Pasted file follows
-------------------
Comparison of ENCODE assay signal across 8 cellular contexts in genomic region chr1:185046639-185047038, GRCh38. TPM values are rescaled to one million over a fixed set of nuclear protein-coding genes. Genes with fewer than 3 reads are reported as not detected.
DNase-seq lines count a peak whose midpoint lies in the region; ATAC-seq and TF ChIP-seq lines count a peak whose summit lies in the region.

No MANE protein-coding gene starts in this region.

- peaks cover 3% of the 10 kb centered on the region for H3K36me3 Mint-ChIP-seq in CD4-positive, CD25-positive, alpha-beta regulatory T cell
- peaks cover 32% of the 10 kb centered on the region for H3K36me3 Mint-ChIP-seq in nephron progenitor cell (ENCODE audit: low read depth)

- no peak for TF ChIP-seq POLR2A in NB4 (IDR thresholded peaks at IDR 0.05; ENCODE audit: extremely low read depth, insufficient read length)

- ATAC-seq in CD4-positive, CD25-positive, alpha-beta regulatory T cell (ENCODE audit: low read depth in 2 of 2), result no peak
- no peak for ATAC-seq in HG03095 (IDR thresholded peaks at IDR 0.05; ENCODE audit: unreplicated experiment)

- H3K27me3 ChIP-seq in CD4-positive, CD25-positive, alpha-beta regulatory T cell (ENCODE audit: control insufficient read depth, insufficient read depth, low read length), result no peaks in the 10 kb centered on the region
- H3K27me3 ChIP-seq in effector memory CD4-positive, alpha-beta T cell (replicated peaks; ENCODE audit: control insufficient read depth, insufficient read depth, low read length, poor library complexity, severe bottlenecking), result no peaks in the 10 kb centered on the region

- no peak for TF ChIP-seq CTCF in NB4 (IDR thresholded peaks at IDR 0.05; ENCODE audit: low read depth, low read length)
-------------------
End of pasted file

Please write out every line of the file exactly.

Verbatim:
Comparison of ENCODE assay signal across 8 cellular contexts in genomic region chr1:185046639-185047038, GRCh38. TPM values are rescaled to one million over a fixed set of nuclear protein-coding genes. Genes with fewer than 3 reads are reported as not detected.
DNase-seq lines count a peak whose midpoint lies in the region; ATAC-seq and TF ChIP-seq lines count a peak whose summit lies in the region.

No MANE protein-coding gene starts in this region.

- peaks cover 3% of the 10 kb centered on the region for H3K36me3 Mint-ChIP-seq in CD4-positive, CD25-positive, alpha-beta regulatory T cell
- peaks cover 32% of the 10 kb centered on the region for H3K36me3 Mint-ChIP-seq in nephron progenitor cell (ENCODE audit: low read depth)

- no peak for TF ChIP-seq POLR2A in NB4 (IDR thresholded peaks at IDR 0.05; ENCODE audit: extremely low read depth, insufficient read length)

- ATAC-seq in CD4-positive, CD25-positive, alpha-beta regulatory T cell (ENCODE audit: low read depth in 2 of 2), result no peak
- no peak for ATAC-seq in HG03095 (IDR thresholded peaks at IDR 0.05; ENCODE audit: unreplicated experiment)

- H3K27me3 ChIP-seq in CD4-positive, CD25-positive, alpha-beta regulatory T cell (ENCODE audit: control insufficient read depth, insufficient read depth, low read length), result no peaks in the 10 kb centered on the region
- H3K27me3 ChIP-seq in effector memory CD4-positive, alpha-beta T cell (replicated peaks; ENCODE audit: control insufficient read depth, insufficient read depth, low read length, poor library complexity, severe bottlenecking), result no peaks in the 10 kb centered on the region

- no peak for TF ChIP-seq CTCF in NB4 (IDR thresholded peaks at IDR 0.05; ENCODE audit: low read depth, low read length)